Monopsony power

Monopsony power

Monopsony power

Monopsony power exists when a single buyer or an association of buyers can dictate the prices they pay to suppliers, or control other aspects of the relationship that exists between themselves and their suppliers.

Monopsony power in labour markets

In the case of labour markets, monopsonists can exert their buying power in a number of ways, including:

  1. Setting wages below the market equilibrium.
  2. Determining the number of workers they hire – which may be below the market level of employment.
  3. Reducing the security of employment by offering contracts which do not guarantee a particular number of hours of work.

See labour market monopsonists

Monopsony power in product markets

  1. In terms of product markets, monopsonists can similarly exert their buying power in serveral ways, including:
  2. Setting prices lower that in a competitive market with many competing buyers.
  3. Requiring suppliers to cover costs which typically the buyer might  pay, such as packaging, labelling and advertising costs.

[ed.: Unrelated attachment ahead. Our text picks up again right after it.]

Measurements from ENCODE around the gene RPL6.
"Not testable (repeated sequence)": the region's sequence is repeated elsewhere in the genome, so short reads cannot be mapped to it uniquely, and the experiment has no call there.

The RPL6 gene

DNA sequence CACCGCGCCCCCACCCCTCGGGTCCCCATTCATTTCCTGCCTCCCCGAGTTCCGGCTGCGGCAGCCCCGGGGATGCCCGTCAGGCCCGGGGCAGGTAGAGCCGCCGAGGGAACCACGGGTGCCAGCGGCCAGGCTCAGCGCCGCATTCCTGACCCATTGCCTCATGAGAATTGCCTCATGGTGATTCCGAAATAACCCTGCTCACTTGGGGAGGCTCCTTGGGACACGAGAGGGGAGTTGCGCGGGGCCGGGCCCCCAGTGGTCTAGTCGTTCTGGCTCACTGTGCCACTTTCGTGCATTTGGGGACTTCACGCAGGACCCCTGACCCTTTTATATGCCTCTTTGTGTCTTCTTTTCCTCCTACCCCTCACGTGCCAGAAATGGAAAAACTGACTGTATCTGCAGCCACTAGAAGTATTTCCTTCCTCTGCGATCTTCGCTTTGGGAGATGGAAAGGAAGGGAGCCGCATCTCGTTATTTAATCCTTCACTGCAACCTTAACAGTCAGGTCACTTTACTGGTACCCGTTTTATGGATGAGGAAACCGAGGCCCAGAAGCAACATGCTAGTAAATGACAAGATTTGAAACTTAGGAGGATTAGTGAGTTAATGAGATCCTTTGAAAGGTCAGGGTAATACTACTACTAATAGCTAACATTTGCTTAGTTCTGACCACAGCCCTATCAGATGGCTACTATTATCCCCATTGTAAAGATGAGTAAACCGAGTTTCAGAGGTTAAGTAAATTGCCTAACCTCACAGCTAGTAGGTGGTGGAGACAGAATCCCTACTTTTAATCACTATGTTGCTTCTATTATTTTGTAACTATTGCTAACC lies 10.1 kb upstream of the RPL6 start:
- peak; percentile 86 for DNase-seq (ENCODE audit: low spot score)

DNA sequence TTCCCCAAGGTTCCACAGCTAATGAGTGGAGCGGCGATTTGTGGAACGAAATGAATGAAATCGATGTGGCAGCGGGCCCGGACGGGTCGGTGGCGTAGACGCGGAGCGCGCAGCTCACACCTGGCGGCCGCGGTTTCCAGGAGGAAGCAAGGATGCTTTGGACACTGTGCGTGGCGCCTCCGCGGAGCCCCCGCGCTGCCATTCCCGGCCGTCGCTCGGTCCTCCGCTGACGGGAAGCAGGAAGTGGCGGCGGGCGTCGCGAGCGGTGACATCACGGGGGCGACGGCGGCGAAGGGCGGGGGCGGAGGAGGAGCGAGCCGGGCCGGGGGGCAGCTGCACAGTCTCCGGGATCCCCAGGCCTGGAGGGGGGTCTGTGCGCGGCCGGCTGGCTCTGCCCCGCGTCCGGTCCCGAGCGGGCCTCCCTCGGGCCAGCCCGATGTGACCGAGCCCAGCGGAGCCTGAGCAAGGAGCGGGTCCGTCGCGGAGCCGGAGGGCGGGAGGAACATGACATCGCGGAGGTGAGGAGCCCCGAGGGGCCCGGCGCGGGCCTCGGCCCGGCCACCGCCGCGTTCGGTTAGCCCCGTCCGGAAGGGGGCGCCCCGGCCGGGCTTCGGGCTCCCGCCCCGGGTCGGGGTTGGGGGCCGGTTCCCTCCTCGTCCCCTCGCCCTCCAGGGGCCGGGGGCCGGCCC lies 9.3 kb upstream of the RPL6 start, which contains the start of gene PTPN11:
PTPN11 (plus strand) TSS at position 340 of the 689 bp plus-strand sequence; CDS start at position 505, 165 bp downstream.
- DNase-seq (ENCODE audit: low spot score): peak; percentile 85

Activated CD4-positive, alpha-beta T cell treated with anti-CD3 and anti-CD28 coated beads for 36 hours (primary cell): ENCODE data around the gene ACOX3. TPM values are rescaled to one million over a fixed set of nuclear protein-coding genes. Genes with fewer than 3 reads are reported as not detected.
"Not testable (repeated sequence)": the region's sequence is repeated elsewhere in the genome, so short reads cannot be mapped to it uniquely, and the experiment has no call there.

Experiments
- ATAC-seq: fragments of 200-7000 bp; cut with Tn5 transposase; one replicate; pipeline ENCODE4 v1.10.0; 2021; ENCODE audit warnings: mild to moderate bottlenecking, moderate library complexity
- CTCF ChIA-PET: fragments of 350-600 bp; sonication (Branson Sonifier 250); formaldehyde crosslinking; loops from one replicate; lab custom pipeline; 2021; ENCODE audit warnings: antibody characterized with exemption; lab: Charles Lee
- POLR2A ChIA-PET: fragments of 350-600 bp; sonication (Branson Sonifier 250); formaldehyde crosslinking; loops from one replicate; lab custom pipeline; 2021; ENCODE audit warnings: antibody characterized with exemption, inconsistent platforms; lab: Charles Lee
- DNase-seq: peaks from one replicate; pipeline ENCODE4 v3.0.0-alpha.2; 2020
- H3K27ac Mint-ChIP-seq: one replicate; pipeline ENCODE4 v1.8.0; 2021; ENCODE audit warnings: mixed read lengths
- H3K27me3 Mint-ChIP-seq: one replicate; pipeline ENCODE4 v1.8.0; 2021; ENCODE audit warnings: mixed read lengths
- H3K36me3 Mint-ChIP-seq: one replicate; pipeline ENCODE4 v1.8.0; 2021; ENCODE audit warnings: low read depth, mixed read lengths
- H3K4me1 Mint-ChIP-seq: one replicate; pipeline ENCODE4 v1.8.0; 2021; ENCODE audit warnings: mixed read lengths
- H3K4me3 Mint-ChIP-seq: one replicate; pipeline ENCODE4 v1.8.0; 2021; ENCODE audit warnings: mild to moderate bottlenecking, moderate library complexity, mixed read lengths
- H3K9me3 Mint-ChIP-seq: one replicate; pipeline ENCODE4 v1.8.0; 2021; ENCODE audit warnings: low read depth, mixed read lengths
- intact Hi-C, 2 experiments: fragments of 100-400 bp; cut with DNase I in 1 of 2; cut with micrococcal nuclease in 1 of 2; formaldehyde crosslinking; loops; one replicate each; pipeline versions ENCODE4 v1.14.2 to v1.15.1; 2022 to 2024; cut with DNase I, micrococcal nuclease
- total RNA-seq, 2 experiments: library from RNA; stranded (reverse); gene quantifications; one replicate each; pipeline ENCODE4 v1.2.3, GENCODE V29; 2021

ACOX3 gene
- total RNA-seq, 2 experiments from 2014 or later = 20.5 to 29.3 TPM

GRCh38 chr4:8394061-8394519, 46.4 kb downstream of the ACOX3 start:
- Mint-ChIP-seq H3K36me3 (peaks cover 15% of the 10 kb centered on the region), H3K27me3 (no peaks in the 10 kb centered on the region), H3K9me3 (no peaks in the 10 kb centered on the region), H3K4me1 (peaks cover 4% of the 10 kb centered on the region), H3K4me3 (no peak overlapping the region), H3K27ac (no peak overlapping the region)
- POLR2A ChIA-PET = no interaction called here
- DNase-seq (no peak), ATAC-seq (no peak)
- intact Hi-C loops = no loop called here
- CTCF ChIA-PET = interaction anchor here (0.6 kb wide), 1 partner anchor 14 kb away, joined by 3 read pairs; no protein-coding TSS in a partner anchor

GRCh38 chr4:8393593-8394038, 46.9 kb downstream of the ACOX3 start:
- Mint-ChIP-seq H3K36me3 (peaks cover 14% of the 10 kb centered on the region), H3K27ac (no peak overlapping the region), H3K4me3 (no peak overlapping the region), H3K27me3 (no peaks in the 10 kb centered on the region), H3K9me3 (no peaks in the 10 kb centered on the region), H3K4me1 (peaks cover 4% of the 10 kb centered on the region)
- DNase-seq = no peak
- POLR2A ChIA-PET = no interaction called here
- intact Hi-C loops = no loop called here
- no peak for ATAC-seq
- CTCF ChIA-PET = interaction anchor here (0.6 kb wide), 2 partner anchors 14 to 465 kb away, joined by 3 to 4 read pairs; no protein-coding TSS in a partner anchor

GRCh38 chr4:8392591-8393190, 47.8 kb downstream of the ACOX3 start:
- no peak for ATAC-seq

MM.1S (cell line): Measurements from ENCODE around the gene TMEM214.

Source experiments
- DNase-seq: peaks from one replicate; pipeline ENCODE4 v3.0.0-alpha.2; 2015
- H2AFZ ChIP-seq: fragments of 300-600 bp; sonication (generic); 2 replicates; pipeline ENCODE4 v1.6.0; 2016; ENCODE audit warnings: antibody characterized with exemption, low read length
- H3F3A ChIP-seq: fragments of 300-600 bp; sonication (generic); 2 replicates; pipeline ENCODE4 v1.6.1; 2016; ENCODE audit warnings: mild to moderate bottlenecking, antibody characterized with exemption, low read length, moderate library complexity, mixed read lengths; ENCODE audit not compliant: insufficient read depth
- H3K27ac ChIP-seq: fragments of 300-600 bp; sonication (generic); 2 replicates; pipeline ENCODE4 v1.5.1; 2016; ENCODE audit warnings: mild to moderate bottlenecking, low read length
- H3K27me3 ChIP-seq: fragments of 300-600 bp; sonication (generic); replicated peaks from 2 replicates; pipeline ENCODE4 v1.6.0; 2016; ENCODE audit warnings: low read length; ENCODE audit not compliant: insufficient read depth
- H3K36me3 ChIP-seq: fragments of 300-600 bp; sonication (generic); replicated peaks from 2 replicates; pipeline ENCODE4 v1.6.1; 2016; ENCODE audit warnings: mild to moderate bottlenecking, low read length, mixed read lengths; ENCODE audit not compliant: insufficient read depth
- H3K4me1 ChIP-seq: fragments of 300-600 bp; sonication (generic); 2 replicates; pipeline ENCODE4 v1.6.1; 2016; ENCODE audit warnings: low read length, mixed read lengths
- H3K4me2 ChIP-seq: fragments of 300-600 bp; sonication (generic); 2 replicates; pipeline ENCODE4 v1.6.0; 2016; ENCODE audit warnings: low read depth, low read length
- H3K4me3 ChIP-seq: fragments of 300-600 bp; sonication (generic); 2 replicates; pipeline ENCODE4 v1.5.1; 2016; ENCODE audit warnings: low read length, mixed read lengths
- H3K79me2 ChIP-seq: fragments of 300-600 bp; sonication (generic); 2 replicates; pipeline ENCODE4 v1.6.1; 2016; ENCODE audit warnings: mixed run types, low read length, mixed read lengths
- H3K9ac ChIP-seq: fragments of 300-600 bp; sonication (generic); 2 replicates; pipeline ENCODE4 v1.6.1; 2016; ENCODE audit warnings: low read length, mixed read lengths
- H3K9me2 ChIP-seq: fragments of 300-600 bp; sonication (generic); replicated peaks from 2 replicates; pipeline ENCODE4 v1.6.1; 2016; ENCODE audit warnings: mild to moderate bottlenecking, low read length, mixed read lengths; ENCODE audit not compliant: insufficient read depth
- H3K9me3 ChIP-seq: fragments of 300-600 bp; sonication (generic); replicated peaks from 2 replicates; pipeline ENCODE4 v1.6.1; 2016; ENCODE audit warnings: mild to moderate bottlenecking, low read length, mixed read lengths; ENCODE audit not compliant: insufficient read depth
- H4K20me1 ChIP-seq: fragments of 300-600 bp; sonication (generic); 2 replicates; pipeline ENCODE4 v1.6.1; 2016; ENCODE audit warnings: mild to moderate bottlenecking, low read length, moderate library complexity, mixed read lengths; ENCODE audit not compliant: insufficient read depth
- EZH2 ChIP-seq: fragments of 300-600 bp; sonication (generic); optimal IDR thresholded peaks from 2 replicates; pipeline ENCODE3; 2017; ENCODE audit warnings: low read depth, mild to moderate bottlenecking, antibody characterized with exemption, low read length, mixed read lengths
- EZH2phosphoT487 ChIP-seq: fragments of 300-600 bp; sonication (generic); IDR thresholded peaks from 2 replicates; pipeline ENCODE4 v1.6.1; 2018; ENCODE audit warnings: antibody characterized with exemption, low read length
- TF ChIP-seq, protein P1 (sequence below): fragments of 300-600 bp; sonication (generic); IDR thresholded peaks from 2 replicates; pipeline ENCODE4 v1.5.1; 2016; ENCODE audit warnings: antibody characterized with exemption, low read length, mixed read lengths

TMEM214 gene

4. Forcing suppliers to make lump sum payments to the monopsonist, for example, for access to particular positions in stores and outlets, or to pay for product wastage.
  5. Delaying payments to suppliers to improve the monopsonist’s cash flow.

Measures to control monopsony power

Governments and regulators,  can attempt to control monopsony power in several ways, including:

  1. Setting up a specific regulator to monitor the activities of firms with monopsony power, such as the UK’s Groceries Code Adjudicator (GCA). The GCA, which adjudicates on issues relating to the groceries supply code of practice, came into force in 2013 and monitors the trading practices of the 10 regulated grocery retailers that have an annual turnover of more than £1 billion, and promotes what it calls ‘fair dealing’ in the supermarket sector.
  2. Fines for firms exploiting monopsony power, such as the fines that can be imposed by the GCA. The GCA can impose fines of up to 1% of their annual UK turnover.
  3. Controlling prices paid to suppliers – such as setting minimum prices.
  4. Subsidising suppliers who are adversely affected by the exertion of monopsony power.
  5. Legislate against late payments.
  6. Prevent further monopsony power by blocking mergers or by forcing firms to divest outlets or divisions of their business.
  7. Measures designed to encourage new entrants into the industry.